So now this test is done. Sweet. There you go.

Let's make the first test Parallelizable so we'll copy this go right here, right under it we'll paste it in.

And then let's also change the category to be cards, since this is our cards suite.


# CardTests.cs

namespace Tests
{
    [Parallelizable]
    public class CardTests : TestBase
    {
        static IList<Card> apiCards = new ApiCardService().GetAllCards();

        [Test, Category("cards")]
        [Parallelizable(ParallelScope.Children)]
        [TestCaseSource("apiCards")]

        public void Ice_Spirit_is_on_cards_page(Card apiCard)
        {
            var cardOnPage = Pages.Cards.Goto().GetCardByName(card.Name);
            Assert.That(cardOnPage.Displayed);
        }

        [Test, Category("cards")]
        [Parallelizable(ParallelScope.Children)]
        [TestCaseSource("apiCards")]
        public void Base_Metrics_are_correct_on_Card_Details_page(Card card)
        {
            Pages.Cards.Goto().GetCardByName(card.Name).Click();
            var cardOnPage = Pages.CardDetails.GetBaseCard();

            Assert.AreEqual(card.Name, cardOnPage.Name);
            Assert.AreEqual(card.Type, cardOnPage.Type);
            Assert.AreEqual(card.Arena, cardOnPage.Arena);
            Assert.AreEqual(card.Rarity, cardOnPage.Rarity);
        }
    }
}

And it's a pretty freaking sweet suite if you ask me.

So, open up a terminal and dotnet restore. We added some packages, so I just want to make sure they restore nicely.

And dotnet build to make sure things build correctly as well.

Perfect.


And now let's run the tests.

This time we're going to be adding an argument for the number of workers that we want to execute at the same time.

So, we're going to be using NUnit.NumberOfTestWorkers and this is case-sensitive. You probably want to do 2, 3 or 4 on your personal machine, just because you can't run like 20 at the same time.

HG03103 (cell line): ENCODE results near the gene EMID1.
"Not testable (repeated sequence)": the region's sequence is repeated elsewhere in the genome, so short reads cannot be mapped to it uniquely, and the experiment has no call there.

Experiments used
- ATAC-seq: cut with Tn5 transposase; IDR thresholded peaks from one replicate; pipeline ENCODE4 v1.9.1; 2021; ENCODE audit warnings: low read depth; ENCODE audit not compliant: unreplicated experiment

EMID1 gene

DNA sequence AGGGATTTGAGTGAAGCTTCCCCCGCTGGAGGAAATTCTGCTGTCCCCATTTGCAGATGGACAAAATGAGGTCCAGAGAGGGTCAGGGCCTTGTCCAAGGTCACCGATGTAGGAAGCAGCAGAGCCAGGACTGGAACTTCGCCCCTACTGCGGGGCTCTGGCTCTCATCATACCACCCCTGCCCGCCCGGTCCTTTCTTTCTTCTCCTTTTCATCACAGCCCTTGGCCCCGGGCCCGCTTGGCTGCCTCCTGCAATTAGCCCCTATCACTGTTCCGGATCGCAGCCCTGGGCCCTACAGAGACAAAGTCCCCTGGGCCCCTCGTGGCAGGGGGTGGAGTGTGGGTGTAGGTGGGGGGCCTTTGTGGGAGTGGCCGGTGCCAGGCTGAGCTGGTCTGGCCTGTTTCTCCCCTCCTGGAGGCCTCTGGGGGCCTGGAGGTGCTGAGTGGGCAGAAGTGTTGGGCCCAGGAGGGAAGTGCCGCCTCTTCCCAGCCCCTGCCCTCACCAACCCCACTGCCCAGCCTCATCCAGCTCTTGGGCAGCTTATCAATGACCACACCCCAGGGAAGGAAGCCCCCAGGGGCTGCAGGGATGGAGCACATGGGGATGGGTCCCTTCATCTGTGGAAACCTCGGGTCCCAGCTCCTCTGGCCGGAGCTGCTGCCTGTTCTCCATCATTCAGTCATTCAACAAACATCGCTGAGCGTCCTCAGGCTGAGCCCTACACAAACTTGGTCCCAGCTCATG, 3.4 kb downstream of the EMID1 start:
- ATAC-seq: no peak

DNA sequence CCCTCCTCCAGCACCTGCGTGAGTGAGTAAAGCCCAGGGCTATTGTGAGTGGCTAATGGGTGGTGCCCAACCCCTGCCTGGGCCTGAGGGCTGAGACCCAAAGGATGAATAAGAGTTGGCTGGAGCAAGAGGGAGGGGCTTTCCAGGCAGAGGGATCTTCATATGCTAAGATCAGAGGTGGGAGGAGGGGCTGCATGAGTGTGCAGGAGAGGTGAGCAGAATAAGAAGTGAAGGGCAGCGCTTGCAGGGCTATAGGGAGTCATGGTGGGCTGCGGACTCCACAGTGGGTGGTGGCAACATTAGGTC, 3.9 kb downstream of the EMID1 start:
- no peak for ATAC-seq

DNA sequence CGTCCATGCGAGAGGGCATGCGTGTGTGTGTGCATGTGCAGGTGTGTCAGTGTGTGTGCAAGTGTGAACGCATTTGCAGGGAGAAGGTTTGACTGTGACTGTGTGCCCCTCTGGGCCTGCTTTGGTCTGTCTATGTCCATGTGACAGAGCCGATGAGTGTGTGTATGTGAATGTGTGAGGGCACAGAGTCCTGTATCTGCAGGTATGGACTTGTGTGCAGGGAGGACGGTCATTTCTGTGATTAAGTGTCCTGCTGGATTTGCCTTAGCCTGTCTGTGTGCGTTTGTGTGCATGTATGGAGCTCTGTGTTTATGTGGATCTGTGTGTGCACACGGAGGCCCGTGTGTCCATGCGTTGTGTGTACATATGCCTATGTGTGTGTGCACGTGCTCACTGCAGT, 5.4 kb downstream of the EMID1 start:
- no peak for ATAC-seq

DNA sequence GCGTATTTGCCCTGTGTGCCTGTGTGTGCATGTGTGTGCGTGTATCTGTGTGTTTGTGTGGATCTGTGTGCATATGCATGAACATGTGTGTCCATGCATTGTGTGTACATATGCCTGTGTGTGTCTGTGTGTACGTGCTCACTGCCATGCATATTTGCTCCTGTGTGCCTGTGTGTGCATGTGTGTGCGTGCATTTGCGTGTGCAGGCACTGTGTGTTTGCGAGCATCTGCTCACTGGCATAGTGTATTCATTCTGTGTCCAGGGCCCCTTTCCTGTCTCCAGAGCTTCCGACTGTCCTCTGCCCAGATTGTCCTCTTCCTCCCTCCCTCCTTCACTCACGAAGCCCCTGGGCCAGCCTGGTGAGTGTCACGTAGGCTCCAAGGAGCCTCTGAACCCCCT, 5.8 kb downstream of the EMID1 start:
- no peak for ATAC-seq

dotnet test --filter name=card_is_on_cards_page -- NUnit.NumberOfTestWorkers=4

So, and that's going to be running now.

It's going to throw us over and we're going to see multiple browsers open up. Let me pull another one that went into my second screen. There we go.

Note

You'll notice that things are slower and a little sluggish. I would recommend watching my course Scaling Tests with Docker to see how you can solve that.


But for now, the point is that we'll see the test actually go to different cards now that we didn't have specified before.

“Witch” is now there, “P.E.K.K.A”. is now there… all coming from the API.

For now, I'm going to Ctrl-C a few times just to cancel it because we have a lot of tests now and I don't want to have you watch all of it.

And then the last thing is just to change this name from “Ice_Spirit_is_on_cards_page” to just “Card_is_on_cards_page” since it's more generic now.


I have to explain what's going on because we just did something pretty insane.

As you know, we've only written 2 test methods.

But, and it's a pretty big but, because we are using a TestCaseSource that is coming directly from the card's API, our 2 test methods now have multiple test cases — 93 to be exact.



There are 93 different cards and we have all of them and are feeding them into our tests.

Now, I would argue that these tests might be better served as lower-level tests. Sure.


But look how easy it was for us to leverage a single endpoint to ramp up almost 200 tests, again with only 2 test methods.

The code we just typed is pretty finger licking good.



Challenges

Challenge 1

After some test failures, you will see some interesting errors. The biggest one is that "Troop" is not equal to "tid_card_type_character" and "Spell" is not equal to "tid_card_type_spell". The challenge is to solve these errors.

HINT:

  • tid_card_type_spell already has the word "spell" in it. Could we use that somehow?

  • Troop and character are the same thing in the context of the game. We should treat characters as troops and vice-versa`

Challenge 2

Similar to Challenge 1, tests will be failing because "Arena 8" is not equal to 8.

The challenge is to solve this error.

HINTS:

  • A string of "8" is different than an integer of 8
  • Instead of returning "Arena 8", we should just return 8 to match the value from the API